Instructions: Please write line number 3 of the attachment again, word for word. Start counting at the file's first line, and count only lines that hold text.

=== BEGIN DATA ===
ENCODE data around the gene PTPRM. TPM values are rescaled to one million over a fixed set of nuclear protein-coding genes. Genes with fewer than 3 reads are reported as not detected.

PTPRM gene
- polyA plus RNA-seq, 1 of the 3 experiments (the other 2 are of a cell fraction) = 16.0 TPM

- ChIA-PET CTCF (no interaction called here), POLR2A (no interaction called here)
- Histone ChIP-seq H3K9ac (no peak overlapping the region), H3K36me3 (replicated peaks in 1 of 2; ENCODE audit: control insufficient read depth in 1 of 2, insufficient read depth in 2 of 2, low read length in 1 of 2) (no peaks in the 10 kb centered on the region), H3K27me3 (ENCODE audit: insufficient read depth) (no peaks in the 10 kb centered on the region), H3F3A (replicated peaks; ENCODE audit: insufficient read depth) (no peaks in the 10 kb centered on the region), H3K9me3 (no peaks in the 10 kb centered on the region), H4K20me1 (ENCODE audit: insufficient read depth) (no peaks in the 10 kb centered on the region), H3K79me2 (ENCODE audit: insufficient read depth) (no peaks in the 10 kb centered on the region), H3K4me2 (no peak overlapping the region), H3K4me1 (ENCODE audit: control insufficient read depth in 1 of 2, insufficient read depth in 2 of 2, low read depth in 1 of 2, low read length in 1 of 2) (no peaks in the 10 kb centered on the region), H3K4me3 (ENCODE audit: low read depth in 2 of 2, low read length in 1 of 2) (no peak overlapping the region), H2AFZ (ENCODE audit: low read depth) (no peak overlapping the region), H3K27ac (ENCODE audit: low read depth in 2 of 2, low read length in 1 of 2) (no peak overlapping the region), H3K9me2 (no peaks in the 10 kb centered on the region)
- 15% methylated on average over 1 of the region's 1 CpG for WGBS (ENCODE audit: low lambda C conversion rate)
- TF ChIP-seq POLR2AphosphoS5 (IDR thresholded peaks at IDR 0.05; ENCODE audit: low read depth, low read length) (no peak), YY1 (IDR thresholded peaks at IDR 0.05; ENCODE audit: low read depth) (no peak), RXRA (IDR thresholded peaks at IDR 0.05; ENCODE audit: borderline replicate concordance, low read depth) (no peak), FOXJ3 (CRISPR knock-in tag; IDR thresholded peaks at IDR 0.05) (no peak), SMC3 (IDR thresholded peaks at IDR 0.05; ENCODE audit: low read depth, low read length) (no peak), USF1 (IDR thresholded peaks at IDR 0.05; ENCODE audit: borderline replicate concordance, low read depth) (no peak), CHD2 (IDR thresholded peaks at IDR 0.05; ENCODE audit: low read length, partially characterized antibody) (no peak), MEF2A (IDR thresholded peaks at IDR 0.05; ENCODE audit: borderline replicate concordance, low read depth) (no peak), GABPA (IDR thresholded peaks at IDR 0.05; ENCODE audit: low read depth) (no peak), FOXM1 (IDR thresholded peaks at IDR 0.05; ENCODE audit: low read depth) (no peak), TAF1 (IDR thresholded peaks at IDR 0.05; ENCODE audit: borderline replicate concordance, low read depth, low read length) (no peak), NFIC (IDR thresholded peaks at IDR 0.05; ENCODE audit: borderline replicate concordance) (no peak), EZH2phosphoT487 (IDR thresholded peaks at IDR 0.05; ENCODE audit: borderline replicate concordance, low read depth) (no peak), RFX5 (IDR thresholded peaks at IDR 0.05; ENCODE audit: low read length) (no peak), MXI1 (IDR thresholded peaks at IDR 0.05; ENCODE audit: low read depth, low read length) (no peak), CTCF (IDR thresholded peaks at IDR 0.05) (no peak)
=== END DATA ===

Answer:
- polyA plus RNA-seq, 1 of the 3 experiments (the other 2 are of a cell fraction) = 16.0 TPM